How to make portraits look prettier using Lightroom

editing portrait in lightroom

Even if you have some basic editing skills already, editing portraits is ‘a different cookie’, we would say in The Netherlands. By that, I mean that it requires some special editing skills. Nothing too difficult, I promise 😉

Step one: figure out your style

All photographers have their own style in editing. Some are a fan of heavy editing, some like to keep it as natural as possible. Some aren’t sure of what they want and just play with the sliders until they are happy, which is also fine, of course! I have collected different portrait editing styles using a stock photo finder. Check out which ones you like, and which ones are too much/too little/too something to you. Click a photo to enlarge.

Step two: open Lightroom

I’m using the Lightroom desktop app on my MacBook to show you what I’m doing. Open a portrait in Lightroom and follow my steps to see what some of the possibilities are.

I’ll use this one, because it looks very natural, and could use some editing to allow her beautiful face to look its best.

Step three: choose colors & atmosphere

Choose the atmosphere you want for your photo. Warm, soft, harsh, flat, whichever you prefer. I think this lady looks so tough but sweet at the same time, and I think I’ll try to add to that with my editing.

Step four: how lazy are you? 😉

If your answer is: ‘quite’ or ‘very’, proceed reading this tip.

Check out the top right corner of the Lightroom screen. You’ll find this icon:

That the Preset icon! Choose a style in the Preset list and play around with them. The changes might be good enough as they are, or they might inspire you to try out a new style for your editing.

Step five: I want to do it myself!

That’s totally understandable, as well! When editing, pay extra attention to these points:

  • Skin color
    Don’t change the model’s natural hue. It won’t do the photo any good.
    Warmer tones, please. Unless you want the model to look sick.
  • Skin smoothness
    We usually like to look at smoother skin, but definitely do not overdo it!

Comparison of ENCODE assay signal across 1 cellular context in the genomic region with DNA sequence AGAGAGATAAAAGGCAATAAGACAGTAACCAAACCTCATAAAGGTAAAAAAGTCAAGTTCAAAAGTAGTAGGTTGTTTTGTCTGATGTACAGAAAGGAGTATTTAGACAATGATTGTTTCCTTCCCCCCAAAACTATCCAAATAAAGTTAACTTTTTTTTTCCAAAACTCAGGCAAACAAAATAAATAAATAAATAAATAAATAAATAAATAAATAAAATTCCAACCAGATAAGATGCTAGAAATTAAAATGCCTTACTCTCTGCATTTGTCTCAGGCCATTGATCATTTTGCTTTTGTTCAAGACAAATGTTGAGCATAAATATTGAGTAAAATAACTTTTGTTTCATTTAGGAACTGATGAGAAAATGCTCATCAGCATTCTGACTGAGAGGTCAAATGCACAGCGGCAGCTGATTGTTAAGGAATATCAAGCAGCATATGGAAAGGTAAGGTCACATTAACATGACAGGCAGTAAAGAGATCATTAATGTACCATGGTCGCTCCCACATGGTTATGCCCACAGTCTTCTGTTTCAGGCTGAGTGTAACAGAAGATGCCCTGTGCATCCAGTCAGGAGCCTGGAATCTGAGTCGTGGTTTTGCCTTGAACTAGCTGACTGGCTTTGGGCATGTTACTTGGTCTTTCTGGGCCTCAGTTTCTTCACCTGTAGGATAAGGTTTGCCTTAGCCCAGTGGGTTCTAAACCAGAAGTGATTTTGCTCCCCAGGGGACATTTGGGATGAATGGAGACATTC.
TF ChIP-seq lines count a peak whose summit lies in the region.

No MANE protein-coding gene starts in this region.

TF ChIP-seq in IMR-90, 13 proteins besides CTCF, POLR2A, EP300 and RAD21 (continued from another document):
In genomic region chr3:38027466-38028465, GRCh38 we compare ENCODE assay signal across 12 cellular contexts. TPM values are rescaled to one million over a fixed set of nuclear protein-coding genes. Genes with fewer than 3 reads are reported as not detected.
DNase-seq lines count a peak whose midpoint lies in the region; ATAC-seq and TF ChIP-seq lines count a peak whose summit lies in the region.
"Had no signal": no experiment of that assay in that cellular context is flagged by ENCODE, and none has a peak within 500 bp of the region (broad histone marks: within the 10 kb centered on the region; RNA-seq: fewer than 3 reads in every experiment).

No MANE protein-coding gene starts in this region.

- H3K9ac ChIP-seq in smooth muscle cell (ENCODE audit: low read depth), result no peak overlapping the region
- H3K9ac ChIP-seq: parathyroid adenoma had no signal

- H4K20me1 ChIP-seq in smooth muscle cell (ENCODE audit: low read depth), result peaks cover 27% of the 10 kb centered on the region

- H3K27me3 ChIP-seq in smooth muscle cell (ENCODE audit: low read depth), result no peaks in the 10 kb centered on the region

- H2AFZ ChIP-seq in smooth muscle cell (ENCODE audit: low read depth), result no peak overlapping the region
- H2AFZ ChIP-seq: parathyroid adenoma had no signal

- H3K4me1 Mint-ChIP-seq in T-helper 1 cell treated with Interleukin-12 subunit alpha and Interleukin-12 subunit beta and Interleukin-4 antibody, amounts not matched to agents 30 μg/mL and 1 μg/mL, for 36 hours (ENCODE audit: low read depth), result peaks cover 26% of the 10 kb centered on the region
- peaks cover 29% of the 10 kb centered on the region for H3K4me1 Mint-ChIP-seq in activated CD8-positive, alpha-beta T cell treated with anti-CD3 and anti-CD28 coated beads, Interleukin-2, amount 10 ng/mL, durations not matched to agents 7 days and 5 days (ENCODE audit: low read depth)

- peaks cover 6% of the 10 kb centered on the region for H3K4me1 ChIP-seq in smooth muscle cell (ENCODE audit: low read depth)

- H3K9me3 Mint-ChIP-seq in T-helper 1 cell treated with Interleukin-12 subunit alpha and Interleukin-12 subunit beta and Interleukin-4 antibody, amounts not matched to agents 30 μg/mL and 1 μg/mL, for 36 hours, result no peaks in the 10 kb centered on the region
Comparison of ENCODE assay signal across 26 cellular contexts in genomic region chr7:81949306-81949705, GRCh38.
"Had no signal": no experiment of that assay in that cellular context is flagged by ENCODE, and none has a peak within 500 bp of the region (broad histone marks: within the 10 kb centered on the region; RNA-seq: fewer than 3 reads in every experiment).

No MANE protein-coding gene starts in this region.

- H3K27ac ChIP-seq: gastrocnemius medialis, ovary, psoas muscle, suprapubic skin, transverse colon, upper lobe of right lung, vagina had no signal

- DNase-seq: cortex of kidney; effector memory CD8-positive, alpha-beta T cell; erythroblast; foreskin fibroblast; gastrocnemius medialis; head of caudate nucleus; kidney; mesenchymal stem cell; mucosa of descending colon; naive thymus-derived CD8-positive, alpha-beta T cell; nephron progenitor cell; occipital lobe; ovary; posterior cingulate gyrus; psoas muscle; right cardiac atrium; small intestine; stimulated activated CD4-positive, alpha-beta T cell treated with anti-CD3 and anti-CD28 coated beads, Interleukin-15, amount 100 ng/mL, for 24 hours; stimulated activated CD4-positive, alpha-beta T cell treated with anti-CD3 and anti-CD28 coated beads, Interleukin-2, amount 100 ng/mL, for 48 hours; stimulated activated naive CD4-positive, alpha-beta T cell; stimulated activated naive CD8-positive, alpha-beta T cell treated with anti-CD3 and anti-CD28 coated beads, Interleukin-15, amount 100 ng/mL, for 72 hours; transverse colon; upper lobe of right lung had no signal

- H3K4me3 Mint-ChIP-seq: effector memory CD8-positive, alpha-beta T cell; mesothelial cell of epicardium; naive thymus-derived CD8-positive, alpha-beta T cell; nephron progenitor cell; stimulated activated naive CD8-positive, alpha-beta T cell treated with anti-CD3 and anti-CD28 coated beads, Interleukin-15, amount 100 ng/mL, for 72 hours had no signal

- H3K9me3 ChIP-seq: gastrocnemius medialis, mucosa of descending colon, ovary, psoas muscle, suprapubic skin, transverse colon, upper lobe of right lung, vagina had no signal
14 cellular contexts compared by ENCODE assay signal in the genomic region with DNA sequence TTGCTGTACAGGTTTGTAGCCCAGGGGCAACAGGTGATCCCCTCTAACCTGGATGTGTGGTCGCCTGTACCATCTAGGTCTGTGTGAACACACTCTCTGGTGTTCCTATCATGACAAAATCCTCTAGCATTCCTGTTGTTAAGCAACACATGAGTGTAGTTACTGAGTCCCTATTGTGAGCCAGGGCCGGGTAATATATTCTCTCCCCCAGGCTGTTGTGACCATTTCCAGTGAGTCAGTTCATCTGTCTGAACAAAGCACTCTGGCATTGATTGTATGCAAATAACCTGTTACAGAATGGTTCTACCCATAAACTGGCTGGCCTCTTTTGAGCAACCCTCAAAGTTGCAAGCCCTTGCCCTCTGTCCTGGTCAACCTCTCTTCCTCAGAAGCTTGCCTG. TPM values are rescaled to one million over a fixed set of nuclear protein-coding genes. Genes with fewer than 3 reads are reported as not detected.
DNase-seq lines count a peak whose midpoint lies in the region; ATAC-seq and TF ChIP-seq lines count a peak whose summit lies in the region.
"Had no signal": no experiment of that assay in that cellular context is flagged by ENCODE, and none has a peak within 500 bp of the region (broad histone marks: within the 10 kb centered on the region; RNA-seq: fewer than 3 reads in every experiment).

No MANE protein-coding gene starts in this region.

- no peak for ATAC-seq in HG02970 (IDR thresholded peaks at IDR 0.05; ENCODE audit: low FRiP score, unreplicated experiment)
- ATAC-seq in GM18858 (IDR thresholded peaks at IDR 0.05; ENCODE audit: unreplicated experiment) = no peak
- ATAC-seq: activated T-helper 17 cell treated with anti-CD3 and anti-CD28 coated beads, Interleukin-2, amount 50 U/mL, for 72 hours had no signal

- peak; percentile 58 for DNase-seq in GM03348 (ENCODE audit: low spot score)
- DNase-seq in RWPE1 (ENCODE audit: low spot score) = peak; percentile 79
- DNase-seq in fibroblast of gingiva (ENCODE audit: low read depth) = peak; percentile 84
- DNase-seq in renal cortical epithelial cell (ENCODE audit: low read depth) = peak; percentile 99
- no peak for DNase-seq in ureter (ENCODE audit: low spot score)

• Eye color
    Does your model have a pretty eye color? Make them pop!
  • Eye sharpness
    Unless you have a very, very good reason not to, make sure the focus is on the eyes of the model.
  • Background
    Make sure that either the background is there to add something to the photo, or to make sure it doesn’t attract attention at all. So make it blurry, make it black or make it white … but whatever you do, make the model the subject of the photo, with no distractions.

In my opinion, these are the most important tips to give you the best possible chance of a pretty portrait. Let me show you what I did to my portrait, using Lightroom.

  • Texture -11
  • Dehaze +12
  • Ratio to 3:4
  • Blacks -28
  • Healing brush (open with h key on your keyboard) for ‘fixing’ skin imperfections
  • Eyes to +184 – (Eyes improvement with mask, open with m key on your keyboard)
When using the healing brush, choose the right size.
Make it cover the spot you want to fix.
Not smaller than the ‘imperfection’, but not too big either.

AI in Lightroom

Lightroom is packed with AI. That’s how it knows where te eyes are, what the face is, etc. Easily select the face from the list. The face part is highlighted in the list. That means the button looks different for each photo.

The selected part of the photo turns red and it adds a little blue icon to show you what is included, so you can see exactly what area you are focusing on. Hover on the black and white icons to see which areas the AI detected and are ready for local editing.

The only thing I have changed to the face here is the exposure slider. I’ve set it to -0,24. This makes the color a bit warmer. The next thing I did, was select the lips. The model has pretty, full lips. I want to highlight those by making the color pop a little more. I’ve selected the black and white icon to make my adjustments. I have put the saturation slider all the way to the right, to make the lips more red.

Step six: export it to whichever file type you want, and go and do something else

Why do something else? Because if you have been staring at your portrait for an hour, it gets increasingly difficult to see it objectively. Come back to your photo later, and see if you still like it.

Before and after

So, I have added a little warmth, a little color and a little more personality. Still, every photographer edits in their own ways and everyone has different taste. Just make sure to pay attention to the model, making her look natural and play around until you feel the photo is perfect.

If you like a smoother result, you could smoothen the skin on the model’s cheek. Don’t overdo it by adding too much blur, as you want to keep it natural. If you overdo it, it would look like the model was wearing a mask. So, make sure to make changes only to the specific part of the face you want to edit. To do this, you will have to create a mask. Long-click the circle button on the right side of the screen to see a menu pop out. Click ‘Brush’ and paint the part of the photo you want to edit.

After brushing, note that the menu has changed. You can now make adjustments to the area you have selected.

All I have done, is lower the contrast, texture and clarity. Each to about -50.

This is the end result

So, these are the before, middle and end result. I hope you learned a little bit about Lightroom while reading this. If your portrait is done, consider to have it printed! Portraits can be amazing additions to any home. Check out the Xpozer sizes and prices here: